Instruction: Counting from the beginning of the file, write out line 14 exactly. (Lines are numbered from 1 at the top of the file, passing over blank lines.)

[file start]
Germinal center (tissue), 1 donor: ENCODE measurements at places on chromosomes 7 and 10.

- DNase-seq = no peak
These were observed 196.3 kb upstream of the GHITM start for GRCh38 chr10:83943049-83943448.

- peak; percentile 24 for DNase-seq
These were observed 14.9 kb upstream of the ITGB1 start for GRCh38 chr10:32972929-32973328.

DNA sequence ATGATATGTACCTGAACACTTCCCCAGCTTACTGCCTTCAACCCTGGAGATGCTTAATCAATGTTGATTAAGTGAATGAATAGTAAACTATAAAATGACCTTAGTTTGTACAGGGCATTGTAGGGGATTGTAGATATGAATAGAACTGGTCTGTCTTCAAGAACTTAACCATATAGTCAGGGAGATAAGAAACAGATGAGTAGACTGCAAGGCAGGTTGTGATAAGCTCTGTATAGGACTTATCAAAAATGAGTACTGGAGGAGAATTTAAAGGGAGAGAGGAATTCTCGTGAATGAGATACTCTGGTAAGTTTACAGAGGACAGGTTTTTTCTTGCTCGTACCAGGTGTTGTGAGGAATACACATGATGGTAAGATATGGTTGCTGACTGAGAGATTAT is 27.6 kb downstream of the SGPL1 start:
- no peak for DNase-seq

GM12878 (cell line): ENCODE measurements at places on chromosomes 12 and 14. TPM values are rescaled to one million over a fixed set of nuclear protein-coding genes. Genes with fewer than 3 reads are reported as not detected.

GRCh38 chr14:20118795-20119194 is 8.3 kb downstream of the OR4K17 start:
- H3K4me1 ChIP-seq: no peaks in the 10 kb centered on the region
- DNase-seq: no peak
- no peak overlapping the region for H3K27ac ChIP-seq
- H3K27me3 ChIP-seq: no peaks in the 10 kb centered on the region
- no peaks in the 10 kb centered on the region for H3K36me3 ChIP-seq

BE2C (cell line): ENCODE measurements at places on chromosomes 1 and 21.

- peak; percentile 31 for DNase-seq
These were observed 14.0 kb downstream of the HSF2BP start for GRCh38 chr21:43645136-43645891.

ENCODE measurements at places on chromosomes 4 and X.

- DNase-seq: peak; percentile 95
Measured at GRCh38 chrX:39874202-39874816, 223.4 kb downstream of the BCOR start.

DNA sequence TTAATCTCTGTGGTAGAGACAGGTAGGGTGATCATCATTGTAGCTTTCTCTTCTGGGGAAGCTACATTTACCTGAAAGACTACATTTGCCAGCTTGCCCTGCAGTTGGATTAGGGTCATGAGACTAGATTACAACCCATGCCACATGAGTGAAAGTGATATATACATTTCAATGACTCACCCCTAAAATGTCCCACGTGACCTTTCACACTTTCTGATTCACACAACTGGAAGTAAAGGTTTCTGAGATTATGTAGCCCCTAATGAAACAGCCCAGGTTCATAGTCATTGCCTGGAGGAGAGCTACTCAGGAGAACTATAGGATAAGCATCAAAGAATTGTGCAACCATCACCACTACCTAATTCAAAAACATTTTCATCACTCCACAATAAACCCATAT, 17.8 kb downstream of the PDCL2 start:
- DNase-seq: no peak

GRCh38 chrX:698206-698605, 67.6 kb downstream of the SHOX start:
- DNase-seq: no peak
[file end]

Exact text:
- no peaks in the 10 kb centered on the region for H3K36me3 ChIP-seq